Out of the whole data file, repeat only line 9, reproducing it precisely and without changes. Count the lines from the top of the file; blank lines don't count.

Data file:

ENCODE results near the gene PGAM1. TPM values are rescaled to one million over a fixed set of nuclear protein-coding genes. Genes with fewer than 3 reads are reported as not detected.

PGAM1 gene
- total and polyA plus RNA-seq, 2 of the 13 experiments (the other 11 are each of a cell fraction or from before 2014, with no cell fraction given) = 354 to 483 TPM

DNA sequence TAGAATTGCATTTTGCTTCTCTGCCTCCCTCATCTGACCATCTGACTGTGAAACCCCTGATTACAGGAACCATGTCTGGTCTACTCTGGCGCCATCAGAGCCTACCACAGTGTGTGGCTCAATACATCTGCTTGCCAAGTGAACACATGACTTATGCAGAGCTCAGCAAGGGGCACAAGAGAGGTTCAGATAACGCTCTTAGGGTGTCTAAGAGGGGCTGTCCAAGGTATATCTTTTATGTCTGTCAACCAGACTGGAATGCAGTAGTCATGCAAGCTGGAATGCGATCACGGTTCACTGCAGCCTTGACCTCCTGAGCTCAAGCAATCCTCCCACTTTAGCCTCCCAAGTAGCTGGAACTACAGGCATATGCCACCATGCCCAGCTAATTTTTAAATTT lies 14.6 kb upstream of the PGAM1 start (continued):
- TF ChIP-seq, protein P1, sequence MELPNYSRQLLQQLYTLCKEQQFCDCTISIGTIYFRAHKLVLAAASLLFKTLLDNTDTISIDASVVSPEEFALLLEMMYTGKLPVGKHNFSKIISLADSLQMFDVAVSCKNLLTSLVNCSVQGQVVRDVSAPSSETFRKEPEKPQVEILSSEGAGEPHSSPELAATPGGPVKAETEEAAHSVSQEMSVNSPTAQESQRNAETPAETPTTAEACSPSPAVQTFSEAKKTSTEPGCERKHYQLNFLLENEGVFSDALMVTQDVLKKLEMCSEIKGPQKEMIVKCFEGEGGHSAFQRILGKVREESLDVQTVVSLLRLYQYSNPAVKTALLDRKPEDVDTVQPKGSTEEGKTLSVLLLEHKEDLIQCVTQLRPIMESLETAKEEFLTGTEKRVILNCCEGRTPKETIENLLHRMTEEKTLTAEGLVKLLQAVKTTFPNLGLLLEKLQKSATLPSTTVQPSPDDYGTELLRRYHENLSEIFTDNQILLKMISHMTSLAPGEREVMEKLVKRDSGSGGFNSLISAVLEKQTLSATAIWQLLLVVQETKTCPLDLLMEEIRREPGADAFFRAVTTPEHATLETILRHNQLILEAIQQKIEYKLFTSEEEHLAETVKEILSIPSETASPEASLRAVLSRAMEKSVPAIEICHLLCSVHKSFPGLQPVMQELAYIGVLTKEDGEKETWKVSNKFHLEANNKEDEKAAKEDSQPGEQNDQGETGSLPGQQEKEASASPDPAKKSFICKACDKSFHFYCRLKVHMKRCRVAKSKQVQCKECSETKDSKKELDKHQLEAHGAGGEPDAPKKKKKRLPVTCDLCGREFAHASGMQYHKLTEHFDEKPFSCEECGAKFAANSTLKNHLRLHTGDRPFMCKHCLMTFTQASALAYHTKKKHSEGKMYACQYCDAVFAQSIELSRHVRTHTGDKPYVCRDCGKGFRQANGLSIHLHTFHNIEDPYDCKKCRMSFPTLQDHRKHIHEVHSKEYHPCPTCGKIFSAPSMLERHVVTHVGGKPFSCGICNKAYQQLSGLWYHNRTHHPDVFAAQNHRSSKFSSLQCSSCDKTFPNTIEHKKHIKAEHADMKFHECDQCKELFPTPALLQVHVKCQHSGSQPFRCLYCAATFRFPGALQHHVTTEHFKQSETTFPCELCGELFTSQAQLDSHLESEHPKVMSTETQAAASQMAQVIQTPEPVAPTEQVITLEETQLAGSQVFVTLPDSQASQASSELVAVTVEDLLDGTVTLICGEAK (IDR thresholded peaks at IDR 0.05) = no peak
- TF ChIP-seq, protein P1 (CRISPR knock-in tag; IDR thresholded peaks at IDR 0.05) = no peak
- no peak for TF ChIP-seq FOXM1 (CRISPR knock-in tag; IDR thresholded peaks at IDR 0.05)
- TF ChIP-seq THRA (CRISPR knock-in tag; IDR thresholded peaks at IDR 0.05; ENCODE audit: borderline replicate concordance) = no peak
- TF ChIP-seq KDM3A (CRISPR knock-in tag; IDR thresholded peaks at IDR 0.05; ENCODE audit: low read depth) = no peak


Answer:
- TF ChIP-seq KDM3A (CRISPR knock-in tag; IDR thresholded peaks at IDR 0.05; ENCODE audit: low read depth) = no peak